In this day and age, with the state of the world what it is... it's a miracle people aren't sobbing at every gas pump, cash register and red light.
Tears are healthy.
Unless they're being used for manipulation or a tantrum.
We release emotion with our tears.
And one of the most emotional places to be is at work.
That can be a sobfest.
So what is the best way to help in that situation?
Let's compare notes and tissue brands.
Redditor tiredofland wanted to hear about the times they had to deal with emotions at work.
"How do you handle people crying at work?"
I have cried many a time over the years. Especially when waiting tables. A hug always helped.
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"As a funeral director, I tend to just touch them on their arm and hand them tissues. And stay quiet."
Cry on Me
"I usually provide a tissue. I often get hugged. My last job, we had a meeting and one of the people in the meeting, well, she seemed off. Everyone filed out and I kind of lingered, asked, 'Hey, is there something wrong you want to talk about?' Boom, waterworks, she had to put her cat down this morning, etc. I am the guy in the office people cry on, I guess."
to a science...
"I'm a teacher, so it's a near daily occurrence for me. I have a jar full of candy - usually chocolate- on my desk (the kids call it sad candy), a chair, and a big round plush bird toy just the right size for hugging. His name is Sherbert, cause he's colored like rainbow sherbet. They can talk it out with me or just cry in silence if they'd rather, but I just sit with them until they're ready to re-join the world. It's sad, but I have this crap down to a science."
The Stress of It All
"I work for a 911 center, you better believe there is crying. Especially when an employee is new and they give CPR to an infant and its not a positive turnout, someone kills themself while you are talking to them on the phone. Pretty soon your heart and soul die and you can deal with it, but something especially awful happens and it hits you. I have been doing it for 28 years and have seen plenty people come and go, who couldn't handle the stress?"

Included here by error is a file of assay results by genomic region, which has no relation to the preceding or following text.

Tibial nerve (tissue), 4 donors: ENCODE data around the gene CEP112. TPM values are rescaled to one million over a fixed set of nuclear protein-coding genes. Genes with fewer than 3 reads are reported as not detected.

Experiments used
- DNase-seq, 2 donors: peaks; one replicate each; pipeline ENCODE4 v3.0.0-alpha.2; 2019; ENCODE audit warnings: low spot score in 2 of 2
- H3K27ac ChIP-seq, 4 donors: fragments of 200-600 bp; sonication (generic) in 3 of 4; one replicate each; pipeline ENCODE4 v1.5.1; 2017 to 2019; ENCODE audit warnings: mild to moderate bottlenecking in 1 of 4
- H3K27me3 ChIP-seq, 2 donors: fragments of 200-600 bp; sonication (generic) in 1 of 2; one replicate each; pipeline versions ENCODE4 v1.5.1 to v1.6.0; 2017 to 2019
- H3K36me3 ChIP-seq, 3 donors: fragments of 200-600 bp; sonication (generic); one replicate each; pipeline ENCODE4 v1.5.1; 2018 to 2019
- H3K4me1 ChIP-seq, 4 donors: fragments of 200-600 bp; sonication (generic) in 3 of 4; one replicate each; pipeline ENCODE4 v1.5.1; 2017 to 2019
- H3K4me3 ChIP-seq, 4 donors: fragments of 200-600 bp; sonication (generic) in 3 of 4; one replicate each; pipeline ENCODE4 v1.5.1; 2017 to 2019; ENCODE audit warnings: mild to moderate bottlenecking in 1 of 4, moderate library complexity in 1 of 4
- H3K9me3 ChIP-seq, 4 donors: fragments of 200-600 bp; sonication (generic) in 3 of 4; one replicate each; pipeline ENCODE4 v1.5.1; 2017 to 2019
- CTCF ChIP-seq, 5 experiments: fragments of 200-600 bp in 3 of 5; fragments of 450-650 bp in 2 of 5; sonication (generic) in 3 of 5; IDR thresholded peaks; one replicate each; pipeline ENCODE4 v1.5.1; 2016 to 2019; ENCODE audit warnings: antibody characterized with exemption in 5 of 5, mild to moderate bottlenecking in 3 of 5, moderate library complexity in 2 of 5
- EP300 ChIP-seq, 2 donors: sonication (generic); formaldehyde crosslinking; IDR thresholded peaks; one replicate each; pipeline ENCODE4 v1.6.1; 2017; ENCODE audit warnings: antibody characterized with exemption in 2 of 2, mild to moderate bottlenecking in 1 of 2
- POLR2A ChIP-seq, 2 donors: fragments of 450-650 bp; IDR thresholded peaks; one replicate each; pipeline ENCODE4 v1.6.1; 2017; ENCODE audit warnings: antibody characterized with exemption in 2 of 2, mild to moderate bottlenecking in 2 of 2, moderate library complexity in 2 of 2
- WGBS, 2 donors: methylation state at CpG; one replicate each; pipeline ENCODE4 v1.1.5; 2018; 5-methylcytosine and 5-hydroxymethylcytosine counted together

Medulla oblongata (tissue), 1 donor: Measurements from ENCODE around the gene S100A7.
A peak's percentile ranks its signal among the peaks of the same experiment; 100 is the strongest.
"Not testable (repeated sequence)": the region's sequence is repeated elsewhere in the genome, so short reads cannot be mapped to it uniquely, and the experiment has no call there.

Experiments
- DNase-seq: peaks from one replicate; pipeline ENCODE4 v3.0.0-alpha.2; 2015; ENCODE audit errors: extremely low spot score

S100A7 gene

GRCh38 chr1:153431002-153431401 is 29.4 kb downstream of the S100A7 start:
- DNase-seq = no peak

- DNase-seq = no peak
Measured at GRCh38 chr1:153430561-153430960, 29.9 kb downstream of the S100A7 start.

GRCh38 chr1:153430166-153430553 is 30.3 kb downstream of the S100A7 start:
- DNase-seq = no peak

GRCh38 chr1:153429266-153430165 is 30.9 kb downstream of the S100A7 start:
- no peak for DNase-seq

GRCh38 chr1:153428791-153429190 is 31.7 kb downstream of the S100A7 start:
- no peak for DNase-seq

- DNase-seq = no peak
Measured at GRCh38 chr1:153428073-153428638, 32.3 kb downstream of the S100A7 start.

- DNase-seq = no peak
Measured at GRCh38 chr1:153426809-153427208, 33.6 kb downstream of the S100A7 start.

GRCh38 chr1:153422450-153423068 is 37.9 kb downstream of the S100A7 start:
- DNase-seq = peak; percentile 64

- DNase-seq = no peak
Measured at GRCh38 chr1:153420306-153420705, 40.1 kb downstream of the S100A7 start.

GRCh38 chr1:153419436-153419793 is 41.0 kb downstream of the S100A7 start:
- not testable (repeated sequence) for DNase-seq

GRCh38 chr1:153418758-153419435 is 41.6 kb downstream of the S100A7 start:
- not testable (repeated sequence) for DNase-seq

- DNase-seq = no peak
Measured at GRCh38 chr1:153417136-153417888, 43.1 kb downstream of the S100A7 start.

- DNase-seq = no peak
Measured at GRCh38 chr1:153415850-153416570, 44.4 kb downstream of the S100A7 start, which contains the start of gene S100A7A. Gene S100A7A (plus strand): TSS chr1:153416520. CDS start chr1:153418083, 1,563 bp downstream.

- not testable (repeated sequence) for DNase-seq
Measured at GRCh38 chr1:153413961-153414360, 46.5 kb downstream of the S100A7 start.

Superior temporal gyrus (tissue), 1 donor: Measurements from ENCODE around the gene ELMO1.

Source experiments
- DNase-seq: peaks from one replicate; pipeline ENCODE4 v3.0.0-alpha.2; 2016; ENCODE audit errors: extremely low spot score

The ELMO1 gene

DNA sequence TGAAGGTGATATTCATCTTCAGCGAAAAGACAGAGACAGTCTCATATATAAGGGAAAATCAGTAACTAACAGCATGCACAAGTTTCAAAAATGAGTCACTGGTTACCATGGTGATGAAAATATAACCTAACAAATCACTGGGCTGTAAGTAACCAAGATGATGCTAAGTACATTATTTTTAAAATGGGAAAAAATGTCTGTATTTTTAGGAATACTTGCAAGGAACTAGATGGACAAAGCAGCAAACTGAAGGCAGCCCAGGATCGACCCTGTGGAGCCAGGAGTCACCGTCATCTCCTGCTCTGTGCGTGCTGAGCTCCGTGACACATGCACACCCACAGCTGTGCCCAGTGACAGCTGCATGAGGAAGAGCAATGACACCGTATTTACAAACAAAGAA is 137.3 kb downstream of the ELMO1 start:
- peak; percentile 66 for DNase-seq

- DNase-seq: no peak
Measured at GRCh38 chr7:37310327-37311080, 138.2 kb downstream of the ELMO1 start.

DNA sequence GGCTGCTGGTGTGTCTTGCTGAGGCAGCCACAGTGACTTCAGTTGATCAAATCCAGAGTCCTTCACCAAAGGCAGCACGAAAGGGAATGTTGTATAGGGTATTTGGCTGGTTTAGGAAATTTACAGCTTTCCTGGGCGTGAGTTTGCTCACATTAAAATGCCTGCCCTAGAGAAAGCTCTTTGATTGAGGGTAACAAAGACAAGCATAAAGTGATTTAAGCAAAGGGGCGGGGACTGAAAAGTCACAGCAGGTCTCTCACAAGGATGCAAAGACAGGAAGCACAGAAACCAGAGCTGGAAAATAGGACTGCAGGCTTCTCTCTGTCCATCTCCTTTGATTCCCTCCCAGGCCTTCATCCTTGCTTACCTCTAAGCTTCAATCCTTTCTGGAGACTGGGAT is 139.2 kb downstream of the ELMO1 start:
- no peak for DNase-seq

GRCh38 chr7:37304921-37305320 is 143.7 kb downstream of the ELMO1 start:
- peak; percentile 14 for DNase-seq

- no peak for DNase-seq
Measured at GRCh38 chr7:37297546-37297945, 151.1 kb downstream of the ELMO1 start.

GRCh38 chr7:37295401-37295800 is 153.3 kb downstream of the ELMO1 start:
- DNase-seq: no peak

"In the veterinary industry, unfortunately, if you notice a co-worker is or has been crying, usually you pretend not to have noticed, maybe ask them nonchalantly if they can do something for you that isn't client-facing for a while like fill prescriptions, and don't bring it up later unless you're friends outside of work."
"Everybody cries at work at some point, and it's not even usually about a sick/dying animal. If a client is crying though, you have to be sensitive, empathetic, comforting, gentle, offer them privacy and condolences without smothering them."
"Clients cry for the reasons you expect, and of course it's hard to see them through it, because dealing with a sick or dying pet is hard. Staff will often shed a tear in these appointments too, but most often when a co-worker is crying it's because another person went out of their way to hurt them. Be kind to your veterinary staff folks, we feel pain too."
People do seem to cry a lot. Makes sense, I do.
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"'Is there anything I can do?' Then just listen. Often the listening is enough."
"I work in healthcare, so this happens quite frequently. Usually it’s patients. Most often, people just want their feelings validated and that someone understands them. That’s all. Being empathetic goes a long way."
"Yes! Empathy truly goes a long way!"
"Saw a chick crying at work, sitting outside. Half wanted to ask her if she was ok but when someone is crying hard sometimes they just want to be left alone in their feelings and it must be embarrassing enough to cry at work, so I left her alone and kept walking."
He is Awful
"Many years ago I (male) was having an extended discussion with a female coworker about something technical and I noticed that she would periodically start crying during our talk. I was so dense that I thought (perhaps out of intended politeness) that I should just ignore this and go on."
"For some reason I have often thought about this and reflected on the fact that it would have been much more humane to at least ask her if she was OK, if she would prefer to talk later, if she would like to talk instead about what was upsetting."
"Later I heard from someone else that she had travelled to the area from another state with her boyfriend. He had a job at another company nearby that was expanding rapidly and she had received the news that he was already cheating on her with multiple coworkers."
"I follow the golden rule so I ignore them, pretend not to see them, and later talk to them normally like nothing happened, because that is what I want in their position."
"Same! I tend to get more upset if someone checks on me, because now I'm embarrassed and feel exposed on top of what's causing me to cry in the first place. Since I never want to be the cause of that, I won't ever approach someone in that state."
There is no perfect way to comfort somebody. You just do it. Or apparently... look away.
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